PHARMA/POLICY: Suggestions for advancing beyond indignation & conventional wisdom, by The Industry Veteran

Today I’m off to a meeting on Pay for Performance, so I hope I’ll have something riveting for you all later. Meanwhile, as I’ve overblogged (and been over-exposed) in the past week or so, I thought that this morning I’d leave you all with the dulcet tones of The Industry Veteran. As the scandal of pharma and med device companies bribing doctors has got serious enough that even the New York Times has noticed, today the Veteran’s thoughts turn to the issue of how big Pharma might be made to keep to the letter and spirit of whatever new guidelines eventually get suggested to them regarding physician “incentives”—and not simply ignored as the previous many go-rounds have been. As you may have guessed, the Veteran’s suggestions are a little, shall we say, unusual:

I guess the symbiotic corruption of Big Pharma and physicians has become part of the conventional wisdom if the staid editorial column of the NYTimes issues an admonitory tsk-tsk. Well a dog does have four legs and the sun rises in the east, so in good Times-Democratic Party fashion, it’s worth deploring this state of affairs and mentioning that, together, we can do better. Meanwhile Billy Joe Tauzin and the AMA’s Babbitts will again confirm Lincoln Steffan’s opinion concerning muckraking’s futility by showing the crooks how to avoid getting caught next time.


Beyond exposing corruption and pointing out contradictions within the American system of political economy, Steffans, Ida Tarbell and their colleagues provided negligible help in showing a way out. Your note on HSAs in South Africa reminded me that it was Steffans who visited collective farms in the Soviet Union and returned to say, “I have seen the future and it works.” Upton Sinclair turned to health foods and crackpot schemes in California before running a feckless campaign for governor.


To avoid a perpetuation of same-old, same-old in health care, allow me to offer some guidelines for regulation and punishment meant to guide the life-diminishing hands of lawyers and legislators.


First, let’s deal with the manufacturers. Capitalism works by essentially outsourcing the regulatory oversight function to the same private concerns whose activity requires such monitoring. This is true even in a so-called “regulated” industry such as health care. That’s not necessarily bad because the latitude it permits businessmen and their hirelings in science, law and elsewhere facilitates innovation and attention to consumer demands. Unfortunately, since the pursuit of unconscionable profits also beats ethical constraint every time (and “twice on Sunday,” as my barber on Sixth Avenue used to say), this outsourcing usually becomes a license to steal, maim and kill.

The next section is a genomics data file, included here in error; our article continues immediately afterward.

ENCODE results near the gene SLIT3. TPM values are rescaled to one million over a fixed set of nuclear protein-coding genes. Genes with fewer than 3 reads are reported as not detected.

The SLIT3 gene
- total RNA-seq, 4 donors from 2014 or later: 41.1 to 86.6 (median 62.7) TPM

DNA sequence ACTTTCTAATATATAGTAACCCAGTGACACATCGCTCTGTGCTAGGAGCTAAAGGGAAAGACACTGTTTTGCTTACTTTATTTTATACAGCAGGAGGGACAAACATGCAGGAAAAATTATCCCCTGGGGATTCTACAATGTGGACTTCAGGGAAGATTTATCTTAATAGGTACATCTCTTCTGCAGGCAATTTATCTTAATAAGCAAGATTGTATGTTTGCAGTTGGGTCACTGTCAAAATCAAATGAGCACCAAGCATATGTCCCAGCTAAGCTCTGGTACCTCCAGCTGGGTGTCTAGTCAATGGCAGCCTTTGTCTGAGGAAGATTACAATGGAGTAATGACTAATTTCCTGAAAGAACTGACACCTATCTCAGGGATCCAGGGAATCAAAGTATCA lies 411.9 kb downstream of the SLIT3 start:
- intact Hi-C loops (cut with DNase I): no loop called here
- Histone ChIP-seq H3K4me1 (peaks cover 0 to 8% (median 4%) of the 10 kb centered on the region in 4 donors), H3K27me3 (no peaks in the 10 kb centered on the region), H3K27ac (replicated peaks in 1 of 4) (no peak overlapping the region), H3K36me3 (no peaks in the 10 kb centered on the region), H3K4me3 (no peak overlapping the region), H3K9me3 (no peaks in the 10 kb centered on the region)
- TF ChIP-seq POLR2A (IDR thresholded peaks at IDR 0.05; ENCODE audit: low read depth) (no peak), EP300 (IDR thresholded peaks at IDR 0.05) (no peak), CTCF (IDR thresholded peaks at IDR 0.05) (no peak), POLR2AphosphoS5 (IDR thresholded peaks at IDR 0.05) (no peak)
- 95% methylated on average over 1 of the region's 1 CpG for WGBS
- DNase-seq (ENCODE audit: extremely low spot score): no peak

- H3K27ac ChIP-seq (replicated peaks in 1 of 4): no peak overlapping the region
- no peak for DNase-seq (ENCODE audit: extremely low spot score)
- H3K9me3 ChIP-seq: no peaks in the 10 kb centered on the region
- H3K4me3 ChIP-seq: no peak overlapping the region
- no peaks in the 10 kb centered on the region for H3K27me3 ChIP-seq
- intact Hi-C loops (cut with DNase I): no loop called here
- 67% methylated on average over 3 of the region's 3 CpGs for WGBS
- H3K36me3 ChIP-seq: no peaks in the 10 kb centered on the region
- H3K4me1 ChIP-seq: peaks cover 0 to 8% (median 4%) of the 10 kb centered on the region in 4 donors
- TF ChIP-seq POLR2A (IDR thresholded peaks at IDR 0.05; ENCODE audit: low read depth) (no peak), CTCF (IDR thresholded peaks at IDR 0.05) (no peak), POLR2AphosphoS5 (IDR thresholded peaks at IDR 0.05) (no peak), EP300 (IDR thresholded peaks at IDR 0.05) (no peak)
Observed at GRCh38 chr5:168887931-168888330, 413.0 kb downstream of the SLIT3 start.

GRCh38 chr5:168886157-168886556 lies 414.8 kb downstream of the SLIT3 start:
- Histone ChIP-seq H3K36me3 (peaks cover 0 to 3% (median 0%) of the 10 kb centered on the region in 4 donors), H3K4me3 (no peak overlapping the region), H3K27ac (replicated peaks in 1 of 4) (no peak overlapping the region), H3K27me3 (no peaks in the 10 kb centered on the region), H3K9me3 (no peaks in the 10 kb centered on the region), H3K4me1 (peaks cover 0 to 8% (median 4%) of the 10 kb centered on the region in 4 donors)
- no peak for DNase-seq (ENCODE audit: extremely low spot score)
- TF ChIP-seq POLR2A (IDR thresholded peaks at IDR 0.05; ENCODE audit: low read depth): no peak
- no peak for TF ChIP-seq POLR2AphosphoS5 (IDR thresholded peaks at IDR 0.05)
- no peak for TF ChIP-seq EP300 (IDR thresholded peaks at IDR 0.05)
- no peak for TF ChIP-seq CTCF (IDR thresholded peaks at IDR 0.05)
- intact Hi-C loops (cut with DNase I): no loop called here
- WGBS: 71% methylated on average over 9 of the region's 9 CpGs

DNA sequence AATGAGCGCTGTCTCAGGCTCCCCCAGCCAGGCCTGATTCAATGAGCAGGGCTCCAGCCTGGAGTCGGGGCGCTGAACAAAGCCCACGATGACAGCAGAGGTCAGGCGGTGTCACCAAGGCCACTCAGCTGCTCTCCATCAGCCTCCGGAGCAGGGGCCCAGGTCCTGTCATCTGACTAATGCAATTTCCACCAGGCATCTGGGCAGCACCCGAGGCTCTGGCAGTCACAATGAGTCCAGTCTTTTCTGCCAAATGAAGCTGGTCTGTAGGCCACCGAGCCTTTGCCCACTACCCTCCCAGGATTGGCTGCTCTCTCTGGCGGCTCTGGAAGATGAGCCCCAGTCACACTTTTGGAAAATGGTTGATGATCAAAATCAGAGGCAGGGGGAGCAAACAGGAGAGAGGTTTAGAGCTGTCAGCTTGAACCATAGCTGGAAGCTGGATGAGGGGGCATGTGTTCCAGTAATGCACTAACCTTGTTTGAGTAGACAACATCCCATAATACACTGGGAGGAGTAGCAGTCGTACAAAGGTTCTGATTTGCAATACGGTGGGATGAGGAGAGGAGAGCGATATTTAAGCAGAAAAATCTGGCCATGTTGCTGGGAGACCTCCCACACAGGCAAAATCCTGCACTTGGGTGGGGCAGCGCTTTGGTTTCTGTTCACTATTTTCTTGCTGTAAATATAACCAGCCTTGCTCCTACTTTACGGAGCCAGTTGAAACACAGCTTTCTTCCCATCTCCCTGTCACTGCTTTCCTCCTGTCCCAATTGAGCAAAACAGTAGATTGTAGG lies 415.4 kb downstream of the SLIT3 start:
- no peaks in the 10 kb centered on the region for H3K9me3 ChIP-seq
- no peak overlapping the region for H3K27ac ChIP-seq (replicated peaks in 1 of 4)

Now despite the many shortcomings of the Sarbannes-Oxley law (it was, after all, intended to make up the revenue shortfalls of big accounting firms in the wake of the Enron/Arthur Andersen auditing scandal), I do admire the fact that it recognizes corporations are not shapeless forces of nature. To the contrary these institutions represent the lengthened shadows of a few greedy bastards at the top and, accordingly, the law requires that these officers sign to the veracity of Sarbannes-Oxley statements under liability for criminal penalties. It is thus in pharmaceuticals as well. The CEOs in that industry generally made their abbreviated, Bush-like journeys from birth on third base to home plate by functioning as the most effectively devious, unscrupulous, alpha-males within their various launching milieus. For that reason legislation prohibiting manufacturers from bribing, improperly inducing or influencing physicians should be directed principally toward the fiduciary officers rather than shareholders’ earnings. Any agreements between the companies and their officers related to indemnifying or otherwise reimbursing executives for these financial penalties should be construed as efforts to defeat the statutes and held for naught.


Legislation on this matter should also recognize that in cases of the culturally middle class, a little shame administered in front of the country club peers, the trophy wives and the compliant secretaries goes a long way. In other words degradation rituals should be made integral parts of regulatory penalties. We’re talking more than just mandatory perp walks here. The executives who derive enormous satisfaction from preening around as the dominant males within their respective companies should literally have their pants pulled down. This means mandatory Internet publication of their three-sided, nude photos: front view, side view (to show the paunch beneath the $2,000 suits) and rear bent-over view (to be advertised as previews for other inmates).